Greta Thunberg: Passionate but wrong.

The ploy is now being used again, with young people – mobilised through social media but organised by the radical environmental movement – being used as the storm troopers of a new intolerance, demanding that the world accede to their demands for the immediate end to the use of fossil fuels such as oil, gas and coal, regardless of the consequences.

At the vanguard of this movement is Greta Thunberg, a 16-year-old Swedish girl, who has been catapulted to international stardom as the voice of youth protesting against the failure of the older generation to take action to prevent “catastrophic” climate change.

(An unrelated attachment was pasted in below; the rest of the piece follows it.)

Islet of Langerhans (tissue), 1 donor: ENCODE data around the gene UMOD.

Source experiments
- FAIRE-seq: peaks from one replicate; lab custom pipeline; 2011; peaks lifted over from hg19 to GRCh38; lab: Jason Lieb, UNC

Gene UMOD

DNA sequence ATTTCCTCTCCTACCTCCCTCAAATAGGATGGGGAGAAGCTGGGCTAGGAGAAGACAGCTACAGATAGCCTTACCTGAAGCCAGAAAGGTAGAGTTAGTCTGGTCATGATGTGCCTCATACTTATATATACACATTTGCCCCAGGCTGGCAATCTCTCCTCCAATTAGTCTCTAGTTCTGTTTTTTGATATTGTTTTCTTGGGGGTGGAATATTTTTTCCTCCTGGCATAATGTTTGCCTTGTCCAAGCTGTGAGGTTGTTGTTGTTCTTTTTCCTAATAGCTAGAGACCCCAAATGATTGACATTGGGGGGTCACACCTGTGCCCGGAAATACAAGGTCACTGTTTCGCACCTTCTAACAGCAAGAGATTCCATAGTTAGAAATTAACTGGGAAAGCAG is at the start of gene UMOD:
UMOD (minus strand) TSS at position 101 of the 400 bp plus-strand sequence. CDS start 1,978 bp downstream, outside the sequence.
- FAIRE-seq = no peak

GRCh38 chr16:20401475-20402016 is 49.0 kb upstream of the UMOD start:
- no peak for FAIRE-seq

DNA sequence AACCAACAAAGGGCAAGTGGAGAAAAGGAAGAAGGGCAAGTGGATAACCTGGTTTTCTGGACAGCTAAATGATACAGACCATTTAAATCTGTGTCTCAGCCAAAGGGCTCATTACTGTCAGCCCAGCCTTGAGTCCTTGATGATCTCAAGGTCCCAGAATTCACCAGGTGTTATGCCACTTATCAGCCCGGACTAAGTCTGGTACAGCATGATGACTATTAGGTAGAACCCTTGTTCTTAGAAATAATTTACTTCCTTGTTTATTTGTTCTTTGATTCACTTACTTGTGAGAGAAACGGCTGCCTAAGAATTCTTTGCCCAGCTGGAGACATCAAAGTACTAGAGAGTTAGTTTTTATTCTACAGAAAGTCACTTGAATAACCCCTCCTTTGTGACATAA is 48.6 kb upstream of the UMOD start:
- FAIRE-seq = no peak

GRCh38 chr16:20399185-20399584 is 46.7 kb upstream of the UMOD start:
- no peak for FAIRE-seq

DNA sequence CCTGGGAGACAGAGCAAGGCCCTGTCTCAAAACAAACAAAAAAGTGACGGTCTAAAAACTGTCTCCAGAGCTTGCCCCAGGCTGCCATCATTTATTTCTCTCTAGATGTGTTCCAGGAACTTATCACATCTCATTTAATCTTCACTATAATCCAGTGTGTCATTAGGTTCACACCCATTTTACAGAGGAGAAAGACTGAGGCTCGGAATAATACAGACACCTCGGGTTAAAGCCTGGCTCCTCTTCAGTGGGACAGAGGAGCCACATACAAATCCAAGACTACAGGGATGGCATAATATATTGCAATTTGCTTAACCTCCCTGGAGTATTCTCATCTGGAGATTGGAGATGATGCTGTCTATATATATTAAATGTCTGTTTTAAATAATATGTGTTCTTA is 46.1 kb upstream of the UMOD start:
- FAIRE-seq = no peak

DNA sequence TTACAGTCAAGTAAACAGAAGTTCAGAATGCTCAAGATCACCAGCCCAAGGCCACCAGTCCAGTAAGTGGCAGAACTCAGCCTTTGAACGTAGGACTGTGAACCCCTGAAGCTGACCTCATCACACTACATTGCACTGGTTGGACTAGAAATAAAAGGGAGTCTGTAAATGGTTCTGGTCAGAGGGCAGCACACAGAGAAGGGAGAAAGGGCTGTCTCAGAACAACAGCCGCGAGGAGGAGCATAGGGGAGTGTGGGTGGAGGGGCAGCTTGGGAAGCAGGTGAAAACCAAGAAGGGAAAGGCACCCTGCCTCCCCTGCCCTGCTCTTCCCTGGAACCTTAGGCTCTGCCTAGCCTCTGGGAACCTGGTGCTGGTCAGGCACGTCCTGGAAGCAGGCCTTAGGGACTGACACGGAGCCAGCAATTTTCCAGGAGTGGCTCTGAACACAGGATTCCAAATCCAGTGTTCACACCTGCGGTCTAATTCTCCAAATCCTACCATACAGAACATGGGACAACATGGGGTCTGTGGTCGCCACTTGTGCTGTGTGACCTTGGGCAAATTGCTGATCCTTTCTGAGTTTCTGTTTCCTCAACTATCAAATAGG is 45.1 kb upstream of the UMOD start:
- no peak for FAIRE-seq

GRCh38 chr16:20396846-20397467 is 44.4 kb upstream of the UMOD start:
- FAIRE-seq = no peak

Ms Thunberg was invited to address the United Nations General Assembly in New York, where she harangued world leaders for their inaction.

She said: “My message is that we’ll be watching you. This is all wrong. I shouldn’t be up here. I should be back in school on the other side of the ocean. Yet, you all come to us young people for hope. How dare you?

“You have stolen my dreams and my childhood with your empty words, yet I’m one of the lucky ones.”

Ecosystems “collapsing”

She continued: “People are suffering. People are dying. Entire ecosystems are collapsing. We are in the beginning of a mass extinction and all you can talk about is the money and fairytales of eternal economic growth. How dare you?

“For more than 30 years, the science has been crystal clear. How dare you continue to look away and come here saying that you are doing enough when the politics and solutions needed are still nowhere in sight?